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UK Government facing acute software skills crisis, Acquia reveals


  • FOI responses show over a quarter (28%) of developer positions currently vacant across Government departments
  • Use of open source falling far short of Downing Street’s own Technology Code of Practice

British Government departments are in the midst of a software skills crisis, according to information uncovered through Freedom of Information (FOI) requests submitted by digital experience company Acquia. After contacting every government ministry, the responses revealed that a huge 28% of vacancies remain unfilled – across the 12 departments which responded to the question, some 317 developer positions are open, while just 808 developers are currently employed.

In requesting this information, Acquia set out to understand how the Government is approaching software development, and how use of open source software correlates with Downing Street’s Technology Code of Practice. Recognising the inherent value of an open source approach, the guidelines state that the practice enables developers to solve common problems, save time and resources and reduce implementation and running costs, and requires bodies to show they’ve “considered using open source and publishing code openly.” The Code of Practice also stipulates that when creating new source code, it should be made open so that other developers – including those outside Government – can benefit, learn from others’ experience and find new uses for code.

But despite acknowledging the clear benefits of open source software, many Government departments have yet to fully embrace the practice. The Department for Work and Pensions, for example, only uses open source code to build between 3.5 and 3.7% of its applications, while the Department for International Trade and the Transport Driving and Vehicle Standards Agency have harnessed open source to build 60% and 75% of applications respectively. On the other end of the scale, 90% of services developed by the Cabinet Office are built using open source, as are all of the Department for Transport’s.

The Government is also a long way off making all of its code open, despite the intention in the Technology Code of Practice. The Department for Housing, Communities & Local Government, for example, open sources just 33% of its code, while the Cabinet Office makes 50.05% available to others.

Other key findings include:

  • The Department for Digital, Culture, Media, and Sport does not develop any of its own software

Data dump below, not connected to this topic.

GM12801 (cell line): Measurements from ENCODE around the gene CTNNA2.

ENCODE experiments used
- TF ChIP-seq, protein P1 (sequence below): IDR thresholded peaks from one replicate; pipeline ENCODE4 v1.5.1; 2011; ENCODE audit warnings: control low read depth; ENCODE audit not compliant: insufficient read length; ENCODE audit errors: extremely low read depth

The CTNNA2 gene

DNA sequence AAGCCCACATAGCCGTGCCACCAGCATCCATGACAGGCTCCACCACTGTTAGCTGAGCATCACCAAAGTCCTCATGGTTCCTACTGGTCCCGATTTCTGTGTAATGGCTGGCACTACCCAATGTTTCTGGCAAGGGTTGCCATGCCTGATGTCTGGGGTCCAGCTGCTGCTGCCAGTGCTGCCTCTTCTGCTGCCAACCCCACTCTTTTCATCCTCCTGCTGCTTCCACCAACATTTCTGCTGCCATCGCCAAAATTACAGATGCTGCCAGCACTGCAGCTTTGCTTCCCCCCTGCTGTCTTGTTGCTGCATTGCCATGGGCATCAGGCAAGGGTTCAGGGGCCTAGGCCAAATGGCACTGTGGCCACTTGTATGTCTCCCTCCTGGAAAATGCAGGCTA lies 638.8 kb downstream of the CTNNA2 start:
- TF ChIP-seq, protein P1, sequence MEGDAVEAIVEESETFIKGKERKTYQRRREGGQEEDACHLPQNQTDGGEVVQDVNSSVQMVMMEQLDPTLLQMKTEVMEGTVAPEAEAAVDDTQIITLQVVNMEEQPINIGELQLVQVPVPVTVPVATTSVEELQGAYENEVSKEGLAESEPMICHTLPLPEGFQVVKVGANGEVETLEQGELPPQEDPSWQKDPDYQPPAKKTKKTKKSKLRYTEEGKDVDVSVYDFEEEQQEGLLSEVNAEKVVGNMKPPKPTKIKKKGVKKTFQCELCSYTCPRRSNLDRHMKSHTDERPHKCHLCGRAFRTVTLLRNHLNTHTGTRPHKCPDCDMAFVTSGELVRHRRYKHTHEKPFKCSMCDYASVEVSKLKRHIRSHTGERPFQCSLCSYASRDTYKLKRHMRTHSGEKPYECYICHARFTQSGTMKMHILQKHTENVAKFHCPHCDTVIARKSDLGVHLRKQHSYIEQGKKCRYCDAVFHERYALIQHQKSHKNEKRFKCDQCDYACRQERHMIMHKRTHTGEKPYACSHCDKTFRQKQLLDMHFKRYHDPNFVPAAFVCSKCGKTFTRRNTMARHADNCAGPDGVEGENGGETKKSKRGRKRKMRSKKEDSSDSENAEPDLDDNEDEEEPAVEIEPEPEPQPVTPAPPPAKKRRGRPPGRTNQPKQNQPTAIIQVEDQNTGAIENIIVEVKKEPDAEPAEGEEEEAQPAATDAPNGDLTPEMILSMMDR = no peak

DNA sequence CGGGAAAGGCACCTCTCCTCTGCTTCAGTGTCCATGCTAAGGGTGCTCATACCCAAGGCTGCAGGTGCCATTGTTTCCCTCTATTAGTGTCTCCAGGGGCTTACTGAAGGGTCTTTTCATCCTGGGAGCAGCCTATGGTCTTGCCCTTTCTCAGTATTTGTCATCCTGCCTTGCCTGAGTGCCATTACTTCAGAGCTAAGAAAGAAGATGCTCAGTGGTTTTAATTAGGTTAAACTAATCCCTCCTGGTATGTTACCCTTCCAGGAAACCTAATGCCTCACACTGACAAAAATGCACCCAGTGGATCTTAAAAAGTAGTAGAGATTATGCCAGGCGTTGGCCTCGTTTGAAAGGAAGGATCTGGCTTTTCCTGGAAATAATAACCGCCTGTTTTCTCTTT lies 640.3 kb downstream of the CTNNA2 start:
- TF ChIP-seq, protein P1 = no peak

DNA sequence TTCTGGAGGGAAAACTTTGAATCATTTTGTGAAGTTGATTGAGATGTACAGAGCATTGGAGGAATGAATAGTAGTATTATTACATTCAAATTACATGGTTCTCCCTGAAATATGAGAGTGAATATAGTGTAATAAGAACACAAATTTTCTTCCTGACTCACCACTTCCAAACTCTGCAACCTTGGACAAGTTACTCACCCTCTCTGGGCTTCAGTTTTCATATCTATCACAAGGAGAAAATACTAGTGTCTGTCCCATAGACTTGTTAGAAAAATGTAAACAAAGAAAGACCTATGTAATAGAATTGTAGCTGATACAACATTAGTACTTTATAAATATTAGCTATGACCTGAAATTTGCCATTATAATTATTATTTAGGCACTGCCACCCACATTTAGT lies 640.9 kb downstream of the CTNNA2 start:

• The Department for International Trade spent nearly as much on software development as seven other departments combined, which may be attributed to Brexit preparations – between 2019-2020 a total of £10.5 million was spent, including costs associated with EU exit preparedness. In contrast, the total spend for seven other departments equates to £11,664,215.90

“Open source software enables businesses and governments to accelerate innovation, tap into expertise from the world’s best developers, and develop better technology, so it’s great to see it championed in the Government’s Technology Code of Practice,” commented Tom Bianchi, VP EMEA, Acquia. “However, our research clearly shows that more needs to be done before Downing Street can be said to fully practice what it preaches. And when it is facing such a severe skills gap, adopting open source will enable the Government to do more with less and act much more efficiently to mitigate the impact of resourcing challenges.”


The FOI requests were submitted in September 2020, with responses received during October 2020.

Responses which were at least partially answered were received from:

  • The Cabinet Office
  • The Department for Digital, Culture, Media & Sport
  • The Department for International Trade
  • The Department for Transport
  • The Transport Driving and Vehicle Standards Agency
  • The Transport Driving and Vehicle Licensing Agency
  • The Department for Work and Pensions
  • Her Majesty’s Treasury
  • The Department for Housing, Communities and Local Government
  • UK Export Finance

The following ministries declined to answer, or did not provide a response:

  • The Department of Defence
  • The Attorney General’s Office
  • The Department for Education
  • The Department for Environment, Food and Rural Affairs
  • The Department for Health & Social Care
  • The Foreign, Commonwealth & Development Office
  • The Home Office
  • The Department for Justice
  • The Secretary of State for Wales
  • The Secretary of State for Scotland
  • The Secretary of State for Northern Ireland



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